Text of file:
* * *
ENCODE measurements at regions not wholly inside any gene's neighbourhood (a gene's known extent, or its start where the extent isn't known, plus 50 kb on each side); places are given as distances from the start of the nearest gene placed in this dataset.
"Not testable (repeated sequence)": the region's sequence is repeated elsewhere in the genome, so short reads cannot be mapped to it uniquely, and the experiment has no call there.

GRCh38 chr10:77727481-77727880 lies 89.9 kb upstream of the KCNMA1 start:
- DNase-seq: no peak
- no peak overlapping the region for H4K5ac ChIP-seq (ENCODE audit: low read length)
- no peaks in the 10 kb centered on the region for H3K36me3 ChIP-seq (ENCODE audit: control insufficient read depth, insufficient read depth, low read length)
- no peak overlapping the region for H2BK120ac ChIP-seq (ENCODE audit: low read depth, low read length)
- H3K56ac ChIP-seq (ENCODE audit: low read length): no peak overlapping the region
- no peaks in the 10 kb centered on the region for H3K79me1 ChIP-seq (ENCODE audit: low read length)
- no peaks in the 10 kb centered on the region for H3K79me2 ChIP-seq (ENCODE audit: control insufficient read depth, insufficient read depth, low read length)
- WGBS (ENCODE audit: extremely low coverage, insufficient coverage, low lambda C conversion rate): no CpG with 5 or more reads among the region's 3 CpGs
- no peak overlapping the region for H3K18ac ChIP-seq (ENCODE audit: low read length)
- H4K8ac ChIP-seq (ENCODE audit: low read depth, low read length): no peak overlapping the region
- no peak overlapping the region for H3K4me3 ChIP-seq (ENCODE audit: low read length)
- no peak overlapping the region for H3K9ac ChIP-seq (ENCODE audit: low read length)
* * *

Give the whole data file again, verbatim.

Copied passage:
ENCODE measurements at regions not wholly inside any gene's neighbourhood (a gene's known extent, or its start where the extent isn't known, plus 50 kb on each side); places are given as distances from the start of the nearest gene placed in this dataset.
"Not testable (repeated sequence)": the region's sequence is repeated elsewhere in the genome, so short reads cannot be mapped to it uniquely, and the experiment has no call there.

GRCh38 chr10:77727481-77727880 lies 89.9 kb upstream of the KCNMA1 start:
- DNase-seq: no peak
- no peak overlapping the region for H4K5ac ChIP-seq (ENCODE audit: low read length)
- no peaks in the 10 kb centered on the region for H3K36me3 ChIP-seq (ENCODE audit: control insufficient read depth, insufficient read depth, low read length)
- no peak overlapping the region for H2BK120ac ChIP-seq (ENCODE audit: low read depth, low read length)
- H3K56ac ChIP-seq (ENCODE audit: low read length): no peak overlapping the region
- no peaks in the 10 kb centered on the region for H3K79me1 ChIP-seq (ENCODE audit: low read length)
- no peaks in the 10 kb centered on the region for H3K79me2 ChIP-seq (ENCODE audit: control insufficient read depth, insufficient read depth, low read length)
- WGBS (ENCODE audit: extremely low coverage, insufficient coverage, low lambda C conversion rate): no CpG with 5 or more reads among the region's 3 CpGs
- no peak overlapping the region for H3K18ac ChIP-seq (ENCODE audit: low read length)
- H4K8ac ChIP-seq (ENCODE audit: low read depth, low read length): no peak overlapping the region
- no peak overlapping the region for H3K4me3 ChIP-seq (ENCODE audit: low read length)
- no peak overlapping the region for H3K9ac ChIP-seq (ENCODE audit: low read length)